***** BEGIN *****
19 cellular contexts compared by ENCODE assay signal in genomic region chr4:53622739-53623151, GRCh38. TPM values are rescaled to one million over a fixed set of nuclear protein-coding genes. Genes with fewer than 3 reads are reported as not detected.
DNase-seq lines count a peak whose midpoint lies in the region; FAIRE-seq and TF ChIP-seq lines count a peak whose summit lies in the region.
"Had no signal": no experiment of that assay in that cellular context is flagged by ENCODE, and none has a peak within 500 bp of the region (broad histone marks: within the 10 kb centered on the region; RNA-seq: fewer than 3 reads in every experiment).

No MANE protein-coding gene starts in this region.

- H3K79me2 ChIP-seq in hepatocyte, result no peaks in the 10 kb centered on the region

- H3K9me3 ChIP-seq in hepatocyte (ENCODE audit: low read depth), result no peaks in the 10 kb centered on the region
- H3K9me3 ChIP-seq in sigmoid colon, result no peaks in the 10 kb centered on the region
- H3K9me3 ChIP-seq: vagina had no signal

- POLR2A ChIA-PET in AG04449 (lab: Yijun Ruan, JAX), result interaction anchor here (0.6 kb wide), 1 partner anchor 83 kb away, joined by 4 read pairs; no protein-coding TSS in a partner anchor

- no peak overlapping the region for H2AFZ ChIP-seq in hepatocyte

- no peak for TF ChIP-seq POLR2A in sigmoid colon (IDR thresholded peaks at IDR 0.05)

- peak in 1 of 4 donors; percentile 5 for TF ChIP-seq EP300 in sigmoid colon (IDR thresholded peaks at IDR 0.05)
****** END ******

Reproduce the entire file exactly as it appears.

19 cellular contexts compared by ENCODE assay signal in genomic region chr4:53622739-53623151, GRCh38. TPM values are rescaled to one million over a fixed set of nuclear protein-coding genes. Genes with fewer than 3 reads are reported as not detected.
DNase-seq lines count a peak whose midpoint lies in the region; FAIRE-seq and TF ChIP-seq lines count a peak whose summit lies in the region.
"Had no signal": no experiment of that assay in that cellular context is flagged by ENCODE, and none has a peak within 500 bp of the region (broad histone marks: within the 10 kb centered on the region; RNA-seq: fewer than 3 reads in every experiment).

No MANE protein-coding gene starts in this region.

- H3K79me2 ChIP-seq in hepatocyte, result no peaks in the 10 kb centered on the region

- H3K9me3 ChIP-seq in hepatocyte (ENCODE audit: low read depth), result no peaks in the 10 kb centered on the region
- H3K9me3 ChIP-seq in sigmoid colon, result no peaks in the 10 kb centered on the region
- H3K9me3 ChIP-seq: vagina had no signal

- POLR2A ChIA-PET in AG04449 (lab: Yijun Ruan, JAX), result interaction anchor here (0.6 kb wide), 1 partner anchor 83 kb away, joined by 4 read pairs; no protein-coding TSS in a partner anchor

- no peak overlapping the region for H2AFZ ChIP-seq in hepatocyte

- no peak for TF ChIP-seq POLR2A in sigmoid colon (IDR thresholded peaks at IDR 0.05)

- peak in 1 of 4 donors; percentile 5 for TF ChIP-seq EP300 in sigmoid colon (IDR thresholded peaks at IDR 0.05)